Cause for Sorrow

Yesterday I wrote that in this digital age we (especially in the Church) need to be intentional about mourning (update: it seems that Russel Moore agrees). Ever since I wrote that, I have been processing things that are worthy of being sorrowful over in the wake of the violence over the weekend. Here is my list. What would you add?

  1. That no less than 100 people made in the image of the Almighty God have been killed or injured by wicked men (both in Friday’s and Saturday’s attacks).
  2. That their friends and loved ones are suffering greatly in the confusion that has ensued.
  3. That the blame shifting has already begun, and it’s apparently everyone’s fault.
  4. That well-meaning Christians have once again been lumped in the homophobic camp with militant Muslims.
  5. That many people are going to be facing unfair stereotypes in the upcoming days/weeks (in the LGBTQ community, in the Christian Church, in the Muslim world).
  6. That evil people do evil things.
  7. That the politicians have already begun casting stones.
  8. That erroneous, false prophets (i.e. Westboro) are blaming the LGBTQ community for what occurred.
  9. That many people continue to die without Christ daily.
  10. That this will continue until Christ returns.

Hope in the Cross

In spite of the sorrow, there is hope at the foot of the cross. God looked down and saw the pain and suffering that his creation was enduring and followed through on His age old plan to sacrifice Himself so that we would not need to be separated from Him for eternity. His death and resurrection secure the our hope in a Kingdom that will come to earth. There is pain now, but for those who place their hope in Christ there will be lasting joy. I have sorrow for all of the above, but my God is alive and gives me hope to come through the sorrow.

Mourn first

For two nights in a row the city of Orlando has been hit with sudden and immense gun violence. There are 51 people dead and many injured between the attacks. They have left behind friends, families, spouses, children…

CkvEXhtUoAAaAuVThe inevitable will soon follow: The president does it. Congress does it. Local authorities do it. You do it. I do it. Some time this week everybody will have a front seat to the politicalization of the issue of gun violence. As a friend of mine recently said, something has to be done to slow down these attacks. Likewise, Ecclesiastes 3.1 says, “For everything there is a season, and a time for every matter under heaven…” There will be time for public discourse on the place of weapons in our societies. These are conversations that need to happen.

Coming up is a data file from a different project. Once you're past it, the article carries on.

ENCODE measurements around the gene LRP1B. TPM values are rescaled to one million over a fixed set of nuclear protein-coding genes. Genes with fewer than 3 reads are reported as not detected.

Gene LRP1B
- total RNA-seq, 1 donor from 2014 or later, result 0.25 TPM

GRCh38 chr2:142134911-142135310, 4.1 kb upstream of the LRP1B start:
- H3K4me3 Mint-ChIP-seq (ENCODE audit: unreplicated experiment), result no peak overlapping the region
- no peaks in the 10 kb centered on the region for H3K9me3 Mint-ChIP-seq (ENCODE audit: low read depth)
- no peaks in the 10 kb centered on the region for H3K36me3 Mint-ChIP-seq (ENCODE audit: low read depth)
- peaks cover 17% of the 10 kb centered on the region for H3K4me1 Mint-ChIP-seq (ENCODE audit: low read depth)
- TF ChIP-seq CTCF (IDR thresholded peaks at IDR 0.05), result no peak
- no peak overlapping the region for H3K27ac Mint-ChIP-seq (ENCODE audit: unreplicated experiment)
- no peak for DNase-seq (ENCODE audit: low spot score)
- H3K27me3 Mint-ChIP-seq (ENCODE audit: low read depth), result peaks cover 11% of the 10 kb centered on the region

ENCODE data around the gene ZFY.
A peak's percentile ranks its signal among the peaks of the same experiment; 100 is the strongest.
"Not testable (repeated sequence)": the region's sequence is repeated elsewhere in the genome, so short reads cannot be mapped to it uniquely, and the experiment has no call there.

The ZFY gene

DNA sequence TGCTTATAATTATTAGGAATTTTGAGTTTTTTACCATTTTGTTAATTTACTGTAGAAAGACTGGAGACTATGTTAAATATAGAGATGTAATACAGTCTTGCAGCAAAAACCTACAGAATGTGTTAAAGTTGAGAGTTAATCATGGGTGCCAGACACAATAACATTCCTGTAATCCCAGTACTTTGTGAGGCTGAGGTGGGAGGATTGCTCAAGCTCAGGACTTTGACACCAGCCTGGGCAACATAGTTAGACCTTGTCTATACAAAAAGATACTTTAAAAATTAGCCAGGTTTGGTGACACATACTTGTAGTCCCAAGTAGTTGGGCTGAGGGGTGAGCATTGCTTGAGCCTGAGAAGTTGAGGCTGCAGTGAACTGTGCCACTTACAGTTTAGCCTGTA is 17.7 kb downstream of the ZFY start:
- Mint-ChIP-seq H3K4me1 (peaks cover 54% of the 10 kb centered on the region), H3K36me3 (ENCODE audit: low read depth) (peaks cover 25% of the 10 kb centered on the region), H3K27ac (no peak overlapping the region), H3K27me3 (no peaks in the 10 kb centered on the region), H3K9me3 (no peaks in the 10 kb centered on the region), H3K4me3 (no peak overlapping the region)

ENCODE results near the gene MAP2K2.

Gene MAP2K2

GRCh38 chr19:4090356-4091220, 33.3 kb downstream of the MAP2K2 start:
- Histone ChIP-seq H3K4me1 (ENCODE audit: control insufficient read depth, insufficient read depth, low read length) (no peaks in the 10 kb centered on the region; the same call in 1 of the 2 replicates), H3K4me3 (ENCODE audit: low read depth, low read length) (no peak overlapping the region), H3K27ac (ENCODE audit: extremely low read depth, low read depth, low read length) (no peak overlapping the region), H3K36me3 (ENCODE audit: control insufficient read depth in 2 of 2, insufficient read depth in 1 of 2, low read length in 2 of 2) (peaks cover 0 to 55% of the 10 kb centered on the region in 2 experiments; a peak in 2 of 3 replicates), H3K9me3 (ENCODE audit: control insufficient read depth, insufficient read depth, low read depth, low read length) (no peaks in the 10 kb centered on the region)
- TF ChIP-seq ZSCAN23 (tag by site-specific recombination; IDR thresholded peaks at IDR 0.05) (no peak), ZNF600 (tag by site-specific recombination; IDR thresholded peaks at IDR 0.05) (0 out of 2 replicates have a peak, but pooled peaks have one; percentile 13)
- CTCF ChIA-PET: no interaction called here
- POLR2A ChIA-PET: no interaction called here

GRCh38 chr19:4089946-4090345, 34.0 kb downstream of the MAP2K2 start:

But before we go there. Before we rush into debates and arguments, social media tirades and memes, and videos and articles showing the “good” gun guys over and against the “bad” gun guys (and vice versa). Before any of it: Mourn. 

A Lost Art

I don’t know if it has always been this way, but the advent of social media and world-wide connectedness has seemingly sped up our (over)reactions. The good: we get to find out what is happening half a world away the second it’s happening. The bad: we jump right into blame shifting and skip over mourning completely. Unless you are the one going through the pain, mourning has become a lost art form reserved for 45 minutes at a funeral. If it hasn’t been removed from the public, it has been overwhelmed by partisan bickering.

Mourn because God mourns

Ever since sin entered the world, God has had reason to mourn (see Genesis 6.6). His creation is corrupted by sin and He desires good and justice to come. When He came to earth, He instructed his followers to pray that His Kingdom would come and His Will would be done (Matthew 6.7-14)– death and violence have no ultimate place in God’s Kingdom.

But until His Kingdom finally ousts the kingdom of darkness, there will be misery, pain, death, murder, and injustice. Especially as believers in this God we must mourn because He mourns. As mentioned above, God mourned when sin was out of control. God mourns at the death of the wicked (Ezekiel 18.32, 33.11)– even as His justice is coming to bear. God mourns when His friends are mourning the death of their loved ones (John 11.35)– in this, He is even better than those “professional mourners” whose job it is to mourn with the sorrowful. He mourns when people reject Him for their own way (Luke 19.41).